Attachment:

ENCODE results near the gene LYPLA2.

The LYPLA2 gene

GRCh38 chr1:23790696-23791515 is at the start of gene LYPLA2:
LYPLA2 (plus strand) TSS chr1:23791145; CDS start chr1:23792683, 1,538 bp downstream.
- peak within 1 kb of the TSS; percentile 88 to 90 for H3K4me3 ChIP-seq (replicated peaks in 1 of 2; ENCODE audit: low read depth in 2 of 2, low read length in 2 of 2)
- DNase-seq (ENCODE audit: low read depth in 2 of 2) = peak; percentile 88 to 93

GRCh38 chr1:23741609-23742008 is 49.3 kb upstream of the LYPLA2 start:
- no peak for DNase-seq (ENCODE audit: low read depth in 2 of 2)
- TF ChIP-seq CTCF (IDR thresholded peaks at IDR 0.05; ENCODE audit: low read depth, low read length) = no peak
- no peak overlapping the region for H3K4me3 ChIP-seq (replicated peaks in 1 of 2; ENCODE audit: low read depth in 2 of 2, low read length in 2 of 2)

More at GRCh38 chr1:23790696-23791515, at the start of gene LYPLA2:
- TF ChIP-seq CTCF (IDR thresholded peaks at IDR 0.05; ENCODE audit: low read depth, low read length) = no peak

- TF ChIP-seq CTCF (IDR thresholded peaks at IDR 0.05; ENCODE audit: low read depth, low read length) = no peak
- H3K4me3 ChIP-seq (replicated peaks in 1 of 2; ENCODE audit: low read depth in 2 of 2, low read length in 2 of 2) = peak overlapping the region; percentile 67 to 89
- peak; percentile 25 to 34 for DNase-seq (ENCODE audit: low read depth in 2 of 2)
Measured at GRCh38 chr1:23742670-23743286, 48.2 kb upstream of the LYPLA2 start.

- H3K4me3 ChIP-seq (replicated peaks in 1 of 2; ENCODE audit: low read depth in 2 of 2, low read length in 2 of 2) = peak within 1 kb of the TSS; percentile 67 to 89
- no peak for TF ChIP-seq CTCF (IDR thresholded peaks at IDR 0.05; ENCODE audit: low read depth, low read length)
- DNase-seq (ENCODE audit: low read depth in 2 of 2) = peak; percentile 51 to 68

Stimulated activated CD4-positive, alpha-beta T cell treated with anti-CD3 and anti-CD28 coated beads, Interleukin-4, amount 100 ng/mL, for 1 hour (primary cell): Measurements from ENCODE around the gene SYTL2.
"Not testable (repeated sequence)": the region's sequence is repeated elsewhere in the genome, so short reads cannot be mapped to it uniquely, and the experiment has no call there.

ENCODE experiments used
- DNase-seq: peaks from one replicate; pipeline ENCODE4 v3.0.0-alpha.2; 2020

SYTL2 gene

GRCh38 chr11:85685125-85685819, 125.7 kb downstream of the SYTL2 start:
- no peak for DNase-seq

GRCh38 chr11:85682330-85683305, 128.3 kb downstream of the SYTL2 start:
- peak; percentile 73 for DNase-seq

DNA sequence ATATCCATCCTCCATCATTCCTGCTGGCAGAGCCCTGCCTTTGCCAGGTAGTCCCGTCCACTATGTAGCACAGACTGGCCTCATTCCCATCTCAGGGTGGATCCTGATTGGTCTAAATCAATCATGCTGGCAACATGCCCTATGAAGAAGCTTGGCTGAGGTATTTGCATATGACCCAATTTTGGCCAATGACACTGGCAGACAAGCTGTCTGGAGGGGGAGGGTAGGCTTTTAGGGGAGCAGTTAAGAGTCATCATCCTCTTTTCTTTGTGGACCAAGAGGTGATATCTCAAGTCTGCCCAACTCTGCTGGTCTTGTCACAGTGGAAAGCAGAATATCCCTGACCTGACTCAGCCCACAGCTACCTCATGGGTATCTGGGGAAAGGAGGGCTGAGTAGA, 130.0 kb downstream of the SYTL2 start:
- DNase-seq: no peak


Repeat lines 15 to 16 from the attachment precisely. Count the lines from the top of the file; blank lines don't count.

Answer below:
- peak; percentile 25 to 34 for DNase-seq (ENCODE audit: low read depth in 2 of 2)
Measured at GRCh38 chr1:23742670-23743286, 48.2 kb upstream of the LYPLA2 start.